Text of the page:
LS9, a company based in San Carlos, CA, and founded by geneticist George Church, of Harvard Medical School, and plant biologist Chris Somerville, of Stanford University, had previously said that it was working on what it calls "renewable petroleum." But at a Society for Industrial Microbiology conference on Monday, the company began speaking more openly about what it has accomplished: it has genetically engineered various bacteria, including E. coli, to custom-produce hydrocarbon chains.

    Super Mario Bros on the iPhone

    New Imac photos leaked

    Sleek Aluminum looking Imacs to be revealed today-

    This day in history- 1991 Ladies and Gentlemen the World Wide Web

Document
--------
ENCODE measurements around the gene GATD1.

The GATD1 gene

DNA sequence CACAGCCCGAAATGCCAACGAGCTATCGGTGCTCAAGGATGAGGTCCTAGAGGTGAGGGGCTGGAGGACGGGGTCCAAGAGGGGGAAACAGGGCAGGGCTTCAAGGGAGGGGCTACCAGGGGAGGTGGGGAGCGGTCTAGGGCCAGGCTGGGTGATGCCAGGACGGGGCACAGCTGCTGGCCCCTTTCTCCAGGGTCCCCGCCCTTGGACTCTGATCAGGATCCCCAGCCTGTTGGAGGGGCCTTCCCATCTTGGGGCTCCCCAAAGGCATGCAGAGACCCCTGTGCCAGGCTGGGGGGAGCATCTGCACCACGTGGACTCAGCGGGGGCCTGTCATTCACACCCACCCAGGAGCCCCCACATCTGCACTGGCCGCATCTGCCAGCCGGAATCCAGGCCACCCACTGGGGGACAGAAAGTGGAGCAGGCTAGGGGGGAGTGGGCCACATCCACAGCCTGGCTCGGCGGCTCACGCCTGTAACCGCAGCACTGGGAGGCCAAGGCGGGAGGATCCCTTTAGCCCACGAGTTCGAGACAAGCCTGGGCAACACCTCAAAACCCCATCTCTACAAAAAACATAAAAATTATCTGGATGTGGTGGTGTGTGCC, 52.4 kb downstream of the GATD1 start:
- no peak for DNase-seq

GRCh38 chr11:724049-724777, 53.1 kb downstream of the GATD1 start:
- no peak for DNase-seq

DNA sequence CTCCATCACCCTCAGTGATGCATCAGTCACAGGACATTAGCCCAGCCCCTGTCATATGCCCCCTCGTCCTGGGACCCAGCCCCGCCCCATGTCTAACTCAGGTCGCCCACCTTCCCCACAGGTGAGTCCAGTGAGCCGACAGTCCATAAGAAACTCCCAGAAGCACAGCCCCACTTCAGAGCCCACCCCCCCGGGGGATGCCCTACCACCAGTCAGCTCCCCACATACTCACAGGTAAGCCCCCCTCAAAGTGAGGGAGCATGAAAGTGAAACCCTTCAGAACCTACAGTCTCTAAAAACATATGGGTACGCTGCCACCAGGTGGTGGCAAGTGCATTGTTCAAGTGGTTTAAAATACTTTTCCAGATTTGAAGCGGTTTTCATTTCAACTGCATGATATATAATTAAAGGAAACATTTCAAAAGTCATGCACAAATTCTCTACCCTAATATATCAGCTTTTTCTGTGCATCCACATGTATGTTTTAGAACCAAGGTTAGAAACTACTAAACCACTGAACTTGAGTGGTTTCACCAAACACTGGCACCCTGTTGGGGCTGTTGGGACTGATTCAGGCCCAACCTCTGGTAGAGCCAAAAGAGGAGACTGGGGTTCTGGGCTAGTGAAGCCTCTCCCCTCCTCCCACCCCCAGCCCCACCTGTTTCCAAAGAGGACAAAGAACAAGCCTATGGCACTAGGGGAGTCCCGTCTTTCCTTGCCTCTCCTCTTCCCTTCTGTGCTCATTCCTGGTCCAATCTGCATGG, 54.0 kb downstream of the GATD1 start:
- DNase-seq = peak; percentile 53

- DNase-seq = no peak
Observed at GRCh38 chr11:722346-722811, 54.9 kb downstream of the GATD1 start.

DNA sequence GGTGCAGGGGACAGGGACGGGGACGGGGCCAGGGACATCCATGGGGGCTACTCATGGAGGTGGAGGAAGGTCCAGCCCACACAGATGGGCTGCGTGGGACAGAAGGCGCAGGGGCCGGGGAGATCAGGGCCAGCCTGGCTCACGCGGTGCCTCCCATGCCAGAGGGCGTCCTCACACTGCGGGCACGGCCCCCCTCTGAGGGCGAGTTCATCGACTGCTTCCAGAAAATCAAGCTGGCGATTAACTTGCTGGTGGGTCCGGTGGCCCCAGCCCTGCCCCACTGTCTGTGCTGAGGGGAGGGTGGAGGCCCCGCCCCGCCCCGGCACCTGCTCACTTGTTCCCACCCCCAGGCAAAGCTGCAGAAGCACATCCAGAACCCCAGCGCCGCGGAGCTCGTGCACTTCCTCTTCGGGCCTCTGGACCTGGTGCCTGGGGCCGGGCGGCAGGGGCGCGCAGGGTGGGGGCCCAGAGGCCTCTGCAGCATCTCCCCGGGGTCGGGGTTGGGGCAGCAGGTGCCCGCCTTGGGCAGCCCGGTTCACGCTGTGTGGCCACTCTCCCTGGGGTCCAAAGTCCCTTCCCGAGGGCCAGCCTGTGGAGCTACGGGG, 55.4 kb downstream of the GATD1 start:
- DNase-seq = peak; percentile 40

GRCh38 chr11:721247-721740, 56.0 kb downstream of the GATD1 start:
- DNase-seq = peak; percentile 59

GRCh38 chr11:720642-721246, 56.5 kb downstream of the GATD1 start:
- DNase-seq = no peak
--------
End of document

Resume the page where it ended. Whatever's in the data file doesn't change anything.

1991: The world wide web becomes publicly available on the internet for the first time.
    The web has changed a lot since Tim Berners-Lee posted, on this day, the first web pages summarizing his World Wide Web project, a method of storing knowledge using hypertext documents. In the months leading up to his post, Berners-Lee had developed everything necessary to make the web a reality, including the first browser and server.
    His historic post appeared on the alt.hypertext newsgroup, ending a journey that began back in 1980, when Berners-Lee was at CERN, an international particle physics lab located near Geneva, Switzerland. There, working with collaborator Robert Cailliau, Berners-Lee began the Enquire project, the forerunner to what would become the web.
    The project, which made hypertext a chief communications component for the first time, was intended to facilitate the sharing of information among researchers across the broader internet